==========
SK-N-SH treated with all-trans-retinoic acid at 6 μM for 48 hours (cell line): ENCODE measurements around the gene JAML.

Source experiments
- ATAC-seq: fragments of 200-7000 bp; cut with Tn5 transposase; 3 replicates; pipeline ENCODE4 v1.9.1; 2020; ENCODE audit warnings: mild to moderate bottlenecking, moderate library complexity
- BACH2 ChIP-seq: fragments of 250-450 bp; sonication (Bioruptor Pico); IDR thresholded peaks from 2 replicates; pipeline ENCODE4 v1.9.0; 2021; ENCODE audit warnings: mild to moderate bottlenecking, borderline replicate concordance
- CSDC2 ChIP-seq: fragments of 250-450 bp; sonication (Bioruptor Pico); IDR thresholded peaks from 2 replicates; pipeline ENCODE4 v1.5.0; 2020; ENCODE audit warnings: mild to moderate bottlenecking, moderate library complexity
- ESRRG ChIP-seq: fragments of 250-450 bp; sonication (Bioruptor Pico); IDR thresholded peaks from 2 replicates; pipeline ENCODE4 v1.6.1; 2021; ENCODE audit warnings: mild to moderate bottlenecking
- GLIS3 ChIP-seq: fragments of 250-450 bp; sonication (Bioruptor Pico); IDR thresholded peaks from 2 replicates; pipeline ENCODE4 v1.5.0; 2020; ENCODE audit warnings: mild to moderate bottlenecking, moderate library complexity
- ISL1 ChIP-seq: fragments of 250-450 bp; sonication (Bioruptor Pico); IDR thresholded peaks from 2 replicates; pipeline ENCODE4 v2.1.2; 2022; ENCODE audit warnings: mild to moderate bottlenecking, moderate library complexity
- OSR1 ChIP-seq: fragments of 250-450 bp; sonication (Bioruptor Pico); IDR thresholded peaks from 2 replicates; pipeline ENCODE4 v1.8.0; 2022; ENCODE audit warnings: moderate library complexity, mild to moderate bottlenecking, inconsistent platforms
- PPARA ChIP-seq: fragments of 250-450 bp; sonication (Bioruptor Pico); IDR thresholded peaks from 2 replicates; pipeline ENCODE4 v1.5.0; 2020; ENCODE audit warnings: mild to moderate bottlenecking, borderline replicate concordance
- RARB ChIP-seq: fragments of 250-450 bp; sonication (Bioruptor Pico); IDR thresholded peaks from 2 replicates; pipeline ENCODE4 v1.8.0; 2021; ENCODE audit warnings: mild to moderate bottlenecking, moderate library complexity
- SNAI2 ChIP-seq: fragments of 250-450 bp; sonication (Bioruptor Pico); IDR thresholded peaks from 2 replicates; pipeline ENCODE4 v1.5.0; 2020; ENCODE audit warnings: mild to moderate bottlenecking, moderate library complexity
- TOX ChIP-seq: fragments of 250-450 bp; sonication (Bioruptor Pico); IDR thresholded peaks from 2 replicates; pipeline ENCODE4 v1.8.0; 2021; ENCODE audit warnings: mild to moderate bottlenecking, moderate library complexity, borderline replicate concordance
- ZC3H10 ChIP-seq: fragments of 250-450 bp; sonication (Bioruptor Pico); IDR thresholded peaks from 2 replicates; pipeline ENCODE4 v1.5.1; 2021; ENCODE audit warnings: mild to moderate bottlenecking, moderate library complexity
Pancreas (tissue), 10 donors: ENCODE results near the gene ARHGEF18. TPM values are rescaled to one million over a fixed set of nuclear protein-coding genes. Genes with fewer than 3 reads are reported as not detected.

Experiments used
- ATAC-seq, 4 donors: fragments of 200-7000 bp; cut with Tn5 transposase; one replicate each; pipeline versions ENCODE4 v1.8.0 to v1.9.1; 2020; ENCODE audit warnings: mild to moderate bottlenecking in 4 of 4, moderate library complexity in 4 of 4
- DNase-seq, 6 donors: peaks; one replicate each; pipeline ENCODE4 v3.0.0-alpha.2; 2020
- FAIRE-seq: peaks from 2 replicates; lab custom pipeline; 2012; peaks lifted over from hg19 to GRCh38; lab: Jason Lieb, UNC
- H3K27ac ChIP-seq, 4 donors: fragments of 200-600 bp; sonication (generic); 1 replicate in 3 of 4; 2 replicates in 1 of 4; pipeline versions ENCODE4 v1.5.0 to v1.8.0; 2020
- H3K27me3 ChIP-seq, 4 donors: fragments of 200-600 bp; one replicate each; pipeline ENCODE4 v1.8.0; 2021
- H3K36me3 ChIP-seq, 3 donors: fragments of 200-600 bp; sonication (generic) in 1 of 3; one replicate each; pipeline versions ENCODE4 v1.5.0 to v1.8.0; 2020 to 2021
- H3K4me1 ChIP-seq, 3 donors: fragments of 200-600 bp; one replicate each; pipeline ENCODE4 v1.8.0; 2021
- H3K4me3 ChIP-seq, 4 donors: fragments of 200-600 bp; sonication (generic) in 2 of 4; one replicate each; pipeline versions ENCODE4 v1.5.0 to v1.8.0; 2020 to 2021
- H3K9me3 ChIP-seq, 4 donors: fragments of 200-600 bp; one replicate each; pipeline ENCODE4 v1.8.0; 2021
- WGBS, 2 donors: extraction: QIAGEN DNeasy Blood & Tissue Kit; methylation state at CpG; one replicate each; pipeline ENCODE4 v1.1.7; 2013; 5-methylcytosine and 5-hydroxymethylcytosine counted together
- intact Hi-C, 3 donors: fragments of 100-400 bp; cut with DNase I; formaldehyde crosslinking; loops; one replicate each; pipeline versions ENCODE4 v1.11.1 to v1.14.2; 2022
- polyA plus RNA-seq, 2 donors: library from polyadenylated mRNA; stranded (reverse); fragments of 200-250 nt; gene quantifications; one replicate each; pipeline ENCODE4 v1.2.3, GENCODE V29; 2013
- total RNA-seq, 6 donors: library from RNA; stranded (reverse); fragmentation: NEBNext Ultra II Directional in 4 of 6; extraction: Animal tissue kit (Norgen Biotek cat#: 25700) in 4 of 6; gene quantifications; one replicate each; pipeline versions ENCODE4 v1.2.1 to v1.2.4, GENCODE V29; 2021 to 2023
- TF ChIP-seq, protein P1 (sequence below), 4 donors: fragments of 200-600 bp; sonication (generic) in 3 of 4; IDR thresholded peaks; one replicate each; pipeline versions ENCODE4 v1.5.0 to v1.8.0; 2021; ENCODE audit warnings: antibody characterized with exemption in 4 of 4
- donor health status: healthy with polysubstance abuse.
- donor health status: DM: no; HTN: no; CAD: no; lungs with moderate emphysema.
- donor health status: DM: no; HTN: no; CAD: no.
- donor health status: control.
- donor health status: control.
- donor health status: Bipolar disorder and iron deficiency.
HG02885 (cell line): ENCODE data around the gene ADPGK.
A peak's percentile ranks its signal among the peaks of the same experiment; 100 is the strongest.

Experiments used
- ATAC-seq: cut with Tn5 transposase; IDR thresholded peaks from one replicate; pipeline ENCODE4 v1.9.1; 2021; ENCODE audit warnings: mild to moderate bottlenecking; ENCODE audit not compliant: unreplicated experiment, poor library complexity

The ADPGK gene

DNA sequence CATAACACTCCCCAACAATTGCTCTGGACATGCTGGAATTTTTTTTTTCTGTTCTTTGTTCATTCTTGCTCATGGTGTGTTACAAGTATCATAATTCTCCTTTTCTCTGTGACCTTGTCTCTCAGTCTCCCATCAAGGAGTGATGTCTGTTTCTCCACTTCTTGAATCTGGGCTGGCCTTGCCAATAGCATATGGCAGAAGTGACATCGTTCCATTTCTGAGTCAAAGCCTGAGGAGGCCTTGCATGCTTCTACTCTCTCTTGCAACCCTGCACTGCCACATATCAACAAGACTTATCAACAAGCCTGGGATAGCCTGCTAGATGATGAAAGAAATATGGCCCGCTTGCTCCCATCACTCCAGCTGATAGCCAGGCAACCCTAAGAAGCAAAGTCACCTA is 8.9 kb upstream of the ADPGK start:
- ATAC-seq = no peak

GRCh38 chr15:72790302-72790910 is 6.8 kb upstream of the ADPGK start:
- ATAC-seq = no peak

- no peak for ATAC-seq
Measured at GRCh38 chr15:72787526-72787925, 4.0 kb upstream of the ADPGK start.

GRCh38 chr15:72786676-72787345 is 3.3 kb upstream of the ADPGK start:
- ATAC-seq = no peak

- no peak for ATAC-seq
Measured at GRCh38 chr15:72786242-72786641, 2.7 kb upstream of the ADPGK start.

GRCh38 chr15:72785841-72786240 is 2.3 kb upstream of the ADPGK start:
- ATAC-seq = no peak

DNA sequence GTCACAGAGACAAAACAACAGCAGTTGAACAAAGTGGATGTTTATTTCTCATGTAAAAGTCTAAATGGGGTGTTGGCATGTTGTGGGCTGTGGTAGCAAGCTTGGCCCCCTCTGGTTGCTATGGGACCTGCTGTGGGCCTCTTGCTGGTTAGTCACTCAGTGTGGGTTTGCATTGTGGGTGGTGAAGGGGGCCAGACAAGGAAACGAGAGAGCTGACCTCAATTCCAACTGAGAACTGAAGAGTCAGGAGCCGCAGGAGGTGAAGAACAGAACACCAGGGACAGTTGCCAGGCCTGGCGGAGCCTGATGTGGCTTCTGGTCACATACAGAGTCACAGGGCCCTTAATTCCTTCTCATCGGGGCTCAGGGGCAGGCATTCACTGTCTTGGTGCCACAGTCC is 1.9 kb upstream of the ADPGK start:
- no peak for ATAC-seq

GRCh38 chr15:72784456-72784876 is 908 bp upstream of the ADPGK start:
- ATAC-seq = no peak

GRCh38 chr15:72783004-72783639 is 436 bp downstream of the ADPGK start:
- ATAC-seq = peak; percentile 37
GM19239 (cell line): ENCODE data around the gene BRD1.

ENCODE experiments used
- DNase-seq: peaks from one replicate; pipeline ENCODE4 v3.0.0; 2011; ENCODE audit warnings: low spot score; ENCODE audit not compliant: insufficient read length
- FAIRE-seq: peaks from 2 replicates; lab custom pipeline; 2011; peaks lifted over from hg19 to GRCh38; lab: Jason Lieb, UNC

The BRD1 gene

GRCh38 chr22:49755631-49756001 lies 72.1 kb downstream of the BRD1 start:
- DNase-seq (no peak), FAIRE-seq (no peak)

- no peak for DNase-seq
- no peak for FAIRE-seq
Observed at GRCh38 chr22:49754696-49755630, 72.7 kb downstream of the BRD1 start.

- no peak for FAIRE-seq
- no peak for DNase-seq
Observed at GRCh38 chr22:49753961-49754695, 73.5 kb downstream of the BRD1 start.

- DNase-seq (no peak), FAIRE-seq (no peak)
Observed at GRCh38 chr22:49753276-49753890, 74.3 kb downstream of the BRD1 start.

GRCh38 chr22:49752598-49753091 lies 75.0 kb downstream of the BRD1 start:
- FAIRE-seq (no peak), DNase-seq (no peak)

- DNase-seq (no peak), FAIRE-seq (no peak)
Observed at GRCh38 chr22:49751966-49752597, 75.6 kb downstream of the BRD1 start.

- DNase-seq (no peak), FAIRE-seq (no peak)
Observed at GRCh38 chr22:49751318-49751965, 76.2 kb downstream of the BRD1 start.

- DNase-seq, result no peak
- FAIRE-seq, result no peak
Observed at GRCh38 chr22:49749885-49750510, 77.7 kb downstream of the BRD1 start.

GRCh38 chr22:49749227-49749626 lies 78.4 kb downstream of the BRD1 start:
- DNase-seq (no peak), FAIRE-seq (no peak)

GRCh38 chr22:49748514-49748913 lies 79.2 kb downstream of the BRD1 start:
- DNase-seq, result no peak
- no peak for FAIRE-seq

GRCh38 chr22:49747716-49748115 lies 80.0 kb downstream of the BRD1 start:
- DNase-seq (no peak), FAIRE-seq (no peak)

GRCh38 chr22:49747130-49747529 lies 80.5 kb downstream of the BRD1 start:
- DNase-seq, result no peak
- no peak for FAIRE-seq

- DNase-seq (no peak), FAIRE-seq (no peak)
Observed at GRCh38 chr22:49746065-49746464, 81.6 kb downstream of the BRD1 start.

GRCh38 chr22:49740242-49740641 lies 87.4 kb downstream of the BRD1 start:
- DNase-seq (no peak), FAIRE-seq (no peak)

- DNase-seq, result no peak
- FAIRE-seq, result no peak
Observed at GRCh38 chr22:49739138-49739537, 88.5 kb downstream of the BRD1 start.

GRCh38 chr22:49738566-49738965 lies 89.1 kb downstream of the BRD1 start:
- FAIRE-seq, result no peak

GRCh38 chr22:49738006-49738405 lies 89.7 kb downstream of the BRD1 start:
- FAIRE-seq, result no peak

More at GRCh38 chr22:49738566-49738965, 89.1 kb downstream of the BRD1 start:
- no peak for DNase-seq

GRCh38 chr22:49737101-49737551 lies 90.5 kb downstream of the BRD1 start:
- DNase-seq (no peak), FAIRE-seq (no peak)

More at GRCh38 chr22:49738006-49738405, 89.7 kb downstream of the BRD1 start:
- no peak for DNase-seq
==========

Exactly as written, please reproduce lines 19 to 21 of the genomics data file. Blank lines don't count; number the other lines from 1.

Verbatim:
- FAIRE-seq: peaks from 2 replicates; lab custom pipeline; 2012; peaks lifted over from hg19 to GRCh38; lab: Jason Lieb, UNC
- H3K27ac ChIP-seq, 4 donors: fragments of 200-600 bp; sonication (generic); 1 replicate in 3 of 4; 2 replicates in 1 of 4; pipeline versions ENCODE4 v1.5.0 to v1.8.0; 2020
- H3K27me3 ChIP-seq, 4 donors: fragments of 200-600 bp; one replicate each; pipeline ENCODE4 v1.8.0; 2021